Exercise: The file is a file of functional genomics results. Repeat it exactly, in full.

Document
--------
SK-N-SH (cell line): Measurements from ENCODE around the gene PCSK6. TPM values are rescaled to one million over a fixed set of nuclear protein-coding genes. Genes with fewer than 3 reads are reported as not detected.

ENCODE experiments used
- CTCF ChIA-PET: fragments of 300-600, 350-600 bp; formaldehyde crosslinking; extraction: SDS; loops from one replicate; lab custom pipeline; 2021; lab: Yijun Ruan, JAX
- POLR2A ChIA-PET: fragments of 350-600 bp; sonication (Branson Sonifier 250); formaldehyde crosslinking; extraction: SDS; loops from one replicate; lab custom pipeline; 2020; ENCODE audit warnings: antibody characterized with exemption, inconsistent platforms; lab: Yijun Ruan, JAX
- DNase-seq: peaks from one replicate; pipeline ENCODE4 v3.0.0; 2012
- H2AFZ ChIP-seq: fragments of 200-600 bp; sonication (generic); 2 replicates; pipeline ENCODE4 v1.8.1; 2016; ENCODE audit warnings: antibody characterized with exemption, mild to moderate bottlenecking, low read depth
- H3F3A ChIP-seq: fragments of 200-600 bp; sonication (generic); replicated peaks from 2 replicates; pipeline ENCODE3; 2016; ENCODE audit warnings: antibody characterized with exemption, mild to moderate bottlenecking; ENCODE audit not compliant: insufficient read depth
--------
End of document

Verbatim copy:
SK-N-SH (cell line): Measurements from ENCODE around the gene PCSK6. TPM values are rescaled to one million over a fixed set of nuclear protein-coding genes. Genes with fewer than 3 reads are reported as not detected.

ENCODE experiments used
- CTCF ChIA-PET: fragments of 300-600, 350-600 bp; formaldehyde crosslinking; extraction: SDS; loops from one replicate; lab custom pipeline; 2021; lab: Yijun Ruan, JAX
- POLR2A ChIA-PET: fragments of 350-600 bp; sonication (Branson Sonifier 250); formaldehyde crosslinking; extraction: SDS; loops from one replicate; lab custom pipeline; 2020; ENCODE audit warnings: antibody characterized with exemption, inconsistent platforms; lab: Yijun Ruan, JAX
- DNase-seq: peaks from one replicate; pipeline ENCODE4 v3.0.0; 2012
- H2AFZ ChIP-seq: fragments of 200-600 bp; sonication (generic); 2 replicates; pipeline ENCODE4 v1.8.1; 2016; ENCODE audit warnings: antibody characterized with exemption, mild to moderate bottlenecking, low read depth
- H3F3A ChIP-seq: fragments of 200-600 bp; sonication (generic); replicated peaks from 2 replicates; pipeline ENCODE3; 2016; ENCODE audit warnings: antibody characterized with exemption, mild to moderate bottlenecking; ENCODE audit not compliant: insufficient read depth